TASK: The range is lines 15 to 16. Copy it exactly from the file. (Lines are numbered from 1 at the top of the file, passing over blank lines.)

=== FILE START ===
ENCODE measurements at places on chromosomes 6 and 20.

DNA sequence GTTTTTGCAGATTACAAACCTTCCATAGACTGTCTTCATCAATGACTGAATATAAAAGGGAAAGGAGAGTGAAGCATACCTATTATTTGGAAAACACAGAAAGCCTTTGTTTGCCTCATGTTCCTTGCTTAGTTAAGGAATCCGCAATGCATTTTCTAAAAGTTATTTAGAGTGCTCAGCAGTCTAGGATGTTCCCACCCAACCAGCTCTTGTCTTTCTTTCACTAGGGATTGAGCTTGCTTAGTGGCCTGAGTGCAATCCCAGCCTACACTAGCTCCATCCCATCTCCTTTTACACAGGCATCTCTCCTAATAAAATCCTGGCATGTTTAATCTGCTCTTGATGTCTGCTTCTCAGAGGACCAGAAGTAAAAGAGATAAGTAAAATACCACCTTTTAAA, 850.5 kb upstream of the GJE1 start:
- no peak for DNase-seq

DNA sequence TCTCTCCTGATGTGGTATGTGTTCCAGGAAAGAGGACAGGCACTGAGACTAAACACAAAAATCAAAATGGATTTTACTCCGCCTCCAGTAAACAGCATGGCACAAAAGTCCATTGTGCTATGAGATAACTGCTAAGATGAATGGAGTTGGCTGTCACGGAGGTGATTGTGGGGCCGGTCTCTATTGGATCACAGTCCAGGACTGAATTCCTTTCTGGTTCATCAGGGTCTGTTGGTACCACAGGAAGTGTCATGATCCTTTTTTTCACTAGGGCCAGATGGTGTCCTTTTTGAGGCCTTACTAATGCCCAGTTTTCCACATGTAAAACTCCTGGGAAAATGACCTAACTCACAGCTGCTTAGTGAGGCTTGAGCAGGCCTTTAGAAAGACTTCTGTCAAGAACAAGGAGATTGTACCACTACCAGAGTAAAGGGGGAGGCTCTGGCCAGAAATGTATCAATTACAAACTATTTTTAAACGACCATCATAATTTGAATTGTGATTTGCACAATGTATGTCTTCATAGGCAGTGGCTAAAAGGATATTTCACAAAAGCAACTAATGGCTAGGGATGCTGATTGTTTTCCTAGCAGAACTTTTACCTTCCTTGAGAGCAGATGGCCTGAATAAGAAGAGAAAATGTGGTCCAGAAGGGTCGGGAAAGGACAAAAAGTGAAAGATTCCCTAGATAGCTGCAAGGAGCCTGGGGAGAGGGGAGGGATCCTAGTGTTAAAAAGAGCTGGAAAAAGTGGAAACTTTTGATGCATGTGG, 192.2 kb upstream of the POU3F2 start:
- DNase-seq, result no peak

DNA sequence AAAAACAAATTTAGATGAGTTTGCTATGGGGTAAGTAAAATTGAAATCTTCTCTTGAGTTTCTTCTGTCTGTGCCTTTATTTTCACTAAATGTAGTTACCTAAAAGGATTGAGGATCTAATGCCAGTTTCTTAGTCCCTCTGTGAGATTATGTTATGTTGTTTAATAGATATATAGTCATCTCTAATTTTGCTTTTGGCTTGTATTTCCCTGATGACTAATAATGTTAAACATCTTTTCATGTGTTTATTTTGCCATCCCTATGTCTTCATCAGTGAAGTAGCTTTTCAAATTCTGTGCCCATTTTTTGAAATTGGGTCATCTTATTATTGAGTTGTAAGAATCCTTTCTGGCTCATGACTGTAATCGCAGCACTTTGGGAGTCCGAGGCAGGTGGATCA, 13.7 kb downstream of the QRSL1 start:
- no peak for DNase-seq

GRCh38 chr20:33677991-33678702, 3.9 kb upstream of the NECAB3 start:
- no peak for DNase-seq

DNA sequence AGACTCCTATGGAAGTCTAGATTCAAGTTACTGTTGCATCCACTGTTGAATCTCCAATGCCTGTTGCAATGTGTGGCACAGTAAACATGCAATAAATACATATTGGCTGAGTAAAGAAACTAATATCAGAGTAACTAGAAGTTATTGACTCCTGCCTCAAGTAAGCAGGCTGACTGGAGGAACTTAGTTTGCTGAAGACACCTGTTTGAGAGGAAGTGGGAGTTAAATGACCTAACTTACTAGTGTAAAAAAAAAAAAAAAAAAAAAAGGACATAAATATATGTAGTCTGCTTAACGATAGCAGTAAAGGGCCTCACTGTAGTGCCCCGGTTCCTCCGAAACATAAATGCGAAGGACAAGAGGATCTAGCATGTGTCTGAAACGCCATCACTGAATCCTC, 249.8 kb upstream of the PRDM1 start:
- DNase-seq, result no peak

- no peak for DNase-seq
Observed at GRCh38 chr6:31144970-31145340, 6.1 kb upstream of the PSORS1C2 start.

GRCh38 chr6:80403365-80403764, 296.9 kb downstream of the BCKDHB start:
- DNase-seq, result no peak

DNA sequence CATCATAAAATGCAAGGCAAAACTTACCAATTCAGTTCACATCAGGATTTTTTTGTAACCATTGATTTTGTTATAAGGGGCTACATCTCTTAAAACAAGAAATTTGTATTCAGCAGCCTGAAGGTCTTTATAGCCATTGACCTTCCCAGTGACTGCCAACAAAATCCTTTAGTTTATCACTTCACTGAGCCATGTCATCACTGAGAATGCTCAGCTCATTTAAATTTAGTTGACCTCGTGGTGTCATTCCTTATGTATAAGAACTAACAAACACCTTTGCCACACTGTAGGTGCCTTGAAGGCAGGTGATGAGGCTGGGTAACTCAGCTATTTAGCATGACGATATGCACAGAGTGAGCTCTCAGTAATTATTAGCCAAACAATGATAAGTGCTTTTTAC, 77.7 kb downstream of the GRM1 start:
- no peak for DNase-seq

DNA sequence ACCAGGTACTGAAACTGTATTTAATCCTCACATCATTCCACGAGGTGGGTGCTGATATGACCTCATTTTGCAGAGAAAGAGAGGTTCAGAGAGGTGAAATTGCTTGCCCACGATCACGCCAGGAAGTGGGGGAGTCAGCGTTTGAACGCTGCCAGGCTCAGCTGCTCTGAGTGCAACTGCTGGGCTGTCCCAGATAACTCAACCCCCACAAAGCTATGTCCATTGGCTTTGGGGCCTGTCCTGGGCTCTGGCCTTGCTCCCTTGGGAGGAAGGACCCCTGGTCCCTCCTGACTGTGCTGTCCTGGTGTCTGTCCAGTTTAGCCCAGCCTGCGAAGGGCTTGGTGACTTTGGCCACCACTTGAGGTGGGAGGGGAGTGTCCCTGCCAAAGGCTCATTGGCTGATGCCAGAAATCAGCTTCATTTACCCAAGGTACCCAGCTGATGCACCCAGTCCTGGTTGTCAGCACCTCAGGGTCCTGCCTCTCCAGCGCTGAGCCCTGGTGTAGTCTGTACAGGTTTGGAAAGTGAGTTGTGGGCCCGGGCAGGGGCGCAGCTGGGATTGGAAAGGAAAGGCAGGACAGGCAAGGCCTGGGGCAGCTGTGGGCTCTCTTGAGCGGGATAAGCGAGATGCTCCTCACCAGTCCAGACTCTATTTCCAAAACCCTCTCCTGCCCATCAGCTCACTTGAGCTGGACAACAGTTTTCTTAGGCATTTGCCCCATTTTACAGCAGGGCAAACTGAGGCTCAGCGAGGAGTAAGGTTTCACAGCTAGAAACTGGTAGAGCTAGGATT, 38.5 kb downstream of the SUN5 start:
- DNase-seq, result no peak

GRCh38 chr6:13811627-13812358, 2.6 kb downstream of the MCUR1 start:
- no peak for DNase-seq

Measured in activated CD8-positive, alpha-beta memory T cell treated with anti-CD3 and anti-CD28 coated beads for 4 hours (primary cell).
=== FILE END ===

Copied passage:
- DNase-seq, result no peak

DNA sequence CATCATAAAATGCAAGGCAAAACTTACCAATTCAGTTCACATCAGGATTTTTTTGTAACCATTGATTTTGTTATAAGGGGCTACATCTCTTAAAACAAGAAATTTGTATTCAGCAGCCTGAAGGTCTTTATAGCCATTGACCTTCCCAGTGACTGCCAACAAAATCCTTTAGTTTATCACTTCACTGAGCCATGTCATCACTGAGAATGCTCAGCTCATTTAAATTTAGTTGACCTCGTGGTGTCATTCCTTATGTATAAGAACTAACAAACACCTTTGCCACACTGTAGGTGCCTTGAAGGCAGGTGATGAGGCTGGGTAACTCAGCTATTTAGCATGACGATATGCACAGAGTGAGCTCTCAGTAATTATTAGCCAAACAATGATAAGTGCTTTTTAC, 77.7 kb downstream of the GRM1 start: